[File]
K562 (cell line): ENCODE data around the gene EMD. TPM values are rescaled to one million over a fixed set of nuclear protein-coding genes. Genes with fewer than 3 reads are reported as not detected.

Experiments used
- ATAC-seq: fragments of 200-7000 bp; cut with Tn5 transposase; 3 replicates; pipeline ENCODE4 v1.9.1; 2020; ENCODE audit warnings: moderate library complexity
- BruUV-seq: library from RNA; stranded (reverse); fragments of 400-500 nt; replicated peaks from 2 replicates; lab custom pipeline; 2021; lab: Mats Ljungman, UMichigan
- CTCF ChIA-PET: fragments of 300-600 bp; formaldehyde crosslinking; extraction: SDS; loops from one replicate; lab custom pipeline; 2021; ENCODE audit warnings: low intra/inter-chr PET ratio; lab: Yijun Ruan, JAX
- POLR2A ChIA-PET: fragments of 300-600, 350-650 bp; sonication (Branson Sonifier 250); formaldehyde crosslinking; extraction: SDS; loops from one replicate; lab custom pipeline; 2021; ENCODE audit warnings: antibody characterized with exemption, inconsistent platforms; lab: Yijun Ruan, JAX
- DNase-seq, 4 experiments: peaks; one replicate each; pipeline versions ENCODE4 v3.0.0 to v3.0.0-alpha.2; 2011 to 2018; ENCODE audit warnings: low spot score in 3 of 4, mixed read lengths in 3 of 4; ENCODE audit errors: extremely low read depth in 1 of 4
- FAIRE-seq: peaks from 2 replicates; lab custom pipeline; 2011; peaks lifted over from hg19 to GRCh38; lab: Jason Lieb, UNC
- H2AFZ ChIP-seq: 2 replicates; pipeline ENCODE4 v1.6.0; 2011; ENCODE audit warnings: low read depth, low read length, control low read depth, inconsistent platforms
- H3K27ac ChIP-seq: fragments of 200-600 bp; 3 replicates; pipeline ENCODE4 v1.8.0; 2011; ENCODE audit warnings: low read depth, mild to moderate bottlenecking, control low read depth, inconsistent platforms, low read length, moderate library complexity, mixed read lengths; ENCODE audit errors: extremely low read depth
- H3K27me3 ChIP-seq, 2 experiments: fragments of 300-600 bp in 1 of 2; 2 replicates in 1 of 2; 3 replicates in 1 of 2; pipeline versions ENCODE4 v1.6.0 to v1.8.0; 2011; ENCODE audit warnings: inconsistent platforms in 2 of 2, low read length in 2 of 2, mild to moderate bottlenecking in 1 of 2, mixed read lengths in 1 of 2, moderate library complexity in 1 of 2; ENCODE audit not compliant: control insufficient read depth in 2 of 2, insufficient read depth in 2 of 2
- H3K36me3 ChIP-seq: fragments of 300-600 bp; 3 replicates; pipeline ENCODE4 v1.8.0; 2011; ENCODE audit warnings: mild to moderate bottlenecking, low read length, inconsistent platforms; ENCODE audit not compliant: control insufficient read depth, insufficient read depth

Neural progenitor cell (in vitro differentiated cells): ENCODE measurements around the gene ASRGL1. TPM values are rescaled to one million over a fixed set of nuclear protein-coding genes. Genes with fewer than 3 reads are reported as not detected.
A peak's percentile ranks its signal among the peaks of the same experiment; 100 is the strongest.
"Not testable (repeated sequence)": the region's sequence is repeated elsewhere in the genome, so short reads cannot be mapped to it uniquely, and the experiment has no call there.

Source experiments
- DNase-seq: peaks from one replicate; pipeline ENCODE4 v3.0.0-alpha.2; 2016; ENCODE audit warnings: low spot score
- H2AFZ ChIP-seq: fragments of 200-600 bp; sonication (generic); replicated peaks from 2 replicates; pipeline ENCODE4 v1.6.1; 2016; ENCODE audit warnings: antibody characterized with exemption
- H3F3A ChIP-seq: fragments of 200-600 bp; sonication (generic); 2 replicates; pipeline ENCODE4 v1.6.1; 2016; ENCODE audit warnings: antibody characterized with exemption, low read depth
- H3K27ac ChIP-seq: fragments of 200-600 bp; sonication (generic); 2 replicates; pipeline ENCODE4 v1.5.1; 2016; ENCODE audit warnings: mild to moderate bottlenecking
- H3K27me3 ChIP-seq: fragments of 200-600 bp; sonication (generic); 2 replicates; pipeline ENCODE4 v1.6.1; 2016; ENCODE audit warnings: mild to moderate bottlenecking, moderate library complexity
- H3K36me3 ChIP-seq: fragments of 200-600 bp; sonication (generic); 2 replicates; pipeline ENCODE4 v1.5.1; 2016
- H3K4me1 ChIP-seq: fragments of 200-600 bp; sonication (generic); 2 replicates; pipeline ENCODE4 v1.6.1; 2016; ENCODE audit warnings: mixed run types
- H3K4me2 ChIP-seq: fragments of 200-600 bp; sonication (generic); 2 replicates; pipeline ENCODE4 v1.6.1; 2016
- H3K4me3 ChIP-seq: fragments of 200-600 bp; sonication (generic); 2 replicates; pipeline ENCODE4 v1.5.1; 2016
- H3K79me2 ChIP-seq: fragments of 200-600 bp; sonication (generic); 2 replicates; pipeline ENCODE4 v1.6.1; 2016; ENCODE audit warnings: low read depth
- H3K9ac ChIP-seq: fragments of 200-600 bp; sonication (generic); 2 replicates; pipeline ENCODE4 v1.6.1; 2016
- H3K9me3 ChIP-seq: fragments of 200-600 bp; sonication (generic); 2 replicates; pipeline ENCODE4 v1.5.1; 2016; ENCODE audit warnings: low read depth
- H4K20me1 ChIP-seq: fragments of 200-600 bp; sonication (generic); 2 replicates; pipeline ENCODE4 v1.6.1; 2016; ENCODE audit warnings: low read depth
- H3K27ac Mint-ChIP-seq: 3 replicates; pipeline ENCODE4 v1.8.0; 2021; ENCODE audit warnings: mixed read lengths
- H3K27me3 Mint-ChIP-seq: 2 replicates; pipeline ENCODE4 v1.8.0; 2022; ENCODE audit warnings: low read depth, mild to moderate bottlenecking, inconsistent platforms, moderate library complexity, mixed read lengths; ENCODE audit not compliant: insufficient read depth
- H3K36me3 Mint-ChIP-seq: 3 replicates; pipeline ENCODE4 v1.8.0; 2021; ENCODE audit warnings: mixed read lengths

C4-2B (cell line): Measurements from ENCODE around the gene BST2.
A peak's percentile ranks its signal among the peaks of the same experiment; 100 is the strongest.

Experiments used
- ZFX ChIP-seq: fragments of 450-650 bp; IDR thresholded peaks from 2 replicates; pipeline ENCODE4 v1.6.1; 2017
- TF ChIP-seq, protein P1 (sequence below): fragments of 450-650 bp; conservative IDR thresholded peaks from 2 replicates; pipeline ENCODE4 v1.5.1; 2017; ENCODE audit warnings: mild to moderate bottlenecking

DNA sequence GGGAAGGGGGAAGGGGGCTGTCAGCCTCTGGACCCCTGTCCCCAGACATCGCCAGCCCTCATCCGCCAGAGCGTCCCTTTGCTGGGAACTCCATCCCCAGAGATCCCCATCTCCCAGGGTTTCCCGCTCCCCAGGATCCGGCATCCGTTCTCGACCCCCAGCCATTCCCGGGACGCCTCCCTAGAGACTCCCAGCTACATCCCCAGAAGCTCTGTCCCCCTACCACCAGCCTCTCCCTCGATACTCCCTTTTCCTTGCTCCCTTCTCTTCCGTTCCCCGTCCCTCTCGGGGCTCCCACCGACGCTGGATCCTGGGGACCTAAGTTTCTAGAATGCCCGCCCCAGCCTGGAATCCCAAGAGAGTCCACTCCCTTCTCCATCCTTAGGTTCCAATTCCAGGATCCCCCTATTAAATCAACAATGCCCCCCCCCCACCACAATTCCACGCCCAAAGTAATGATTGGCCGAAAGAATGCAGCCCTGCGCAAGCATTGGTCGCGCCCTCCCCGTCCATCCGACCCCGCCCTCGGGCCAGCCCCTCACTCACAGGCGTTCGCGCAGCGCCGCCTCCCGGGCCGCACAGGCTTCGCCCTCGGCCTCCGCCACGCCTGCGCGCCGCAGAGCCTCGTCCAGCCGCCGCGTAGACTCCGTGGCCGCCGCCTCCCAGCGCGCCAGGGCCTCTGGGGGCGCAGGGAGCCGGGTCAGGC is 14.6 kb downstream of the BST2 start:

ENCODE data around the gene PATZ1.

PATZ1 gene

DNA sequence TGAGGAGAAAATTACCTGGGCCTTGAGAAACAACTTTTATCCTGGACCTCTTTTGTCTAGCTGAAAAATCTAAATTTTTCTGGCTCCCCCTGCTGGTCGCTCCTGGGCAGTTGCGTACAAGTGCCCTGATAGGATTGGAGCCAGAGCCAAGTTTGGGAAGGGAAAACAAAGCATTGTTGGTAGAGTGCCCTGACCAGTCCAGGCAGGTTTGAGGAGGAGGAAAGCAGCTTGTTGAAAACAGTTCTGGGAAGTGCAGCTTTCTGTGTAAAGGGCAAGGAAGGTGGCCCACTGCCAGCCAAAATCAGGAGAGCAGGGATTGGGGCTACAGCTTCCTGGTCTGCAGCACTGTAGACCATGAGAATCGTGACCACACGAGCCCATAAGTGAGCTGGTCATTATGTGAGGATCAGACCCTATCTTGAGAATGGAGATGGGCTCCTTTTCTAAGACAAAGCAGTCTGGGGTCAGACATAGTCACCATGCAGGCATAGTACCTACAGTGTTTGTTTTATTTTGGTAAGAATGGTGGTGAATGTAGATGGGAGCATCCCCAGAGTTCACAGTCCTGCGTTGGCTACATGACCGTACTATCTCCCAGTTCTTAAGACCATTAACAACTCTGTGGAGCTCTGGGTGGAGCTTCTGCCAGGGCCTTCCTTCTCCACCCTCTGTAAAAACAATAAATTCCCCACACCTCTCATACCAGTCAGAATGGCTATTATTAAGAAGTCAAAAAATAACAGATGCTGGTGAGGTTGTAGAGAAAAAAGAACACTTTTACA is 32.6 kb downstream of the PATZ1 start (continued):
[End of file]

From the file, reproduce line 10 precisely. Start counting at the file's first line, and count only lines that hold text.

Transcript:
- H3K27ac ChIP-seq: fragments of 200-600 bp; 3 replicates; pipeline ENCODE4 v1.8.0; 2011; ENCODE audit warnings: low read depth, mild to moderate bottlenecking, control low read depth, inconsistent platforms, low read length, moderate library complexity, mixed read lengths; ENCODE audit errors: extremely low read depth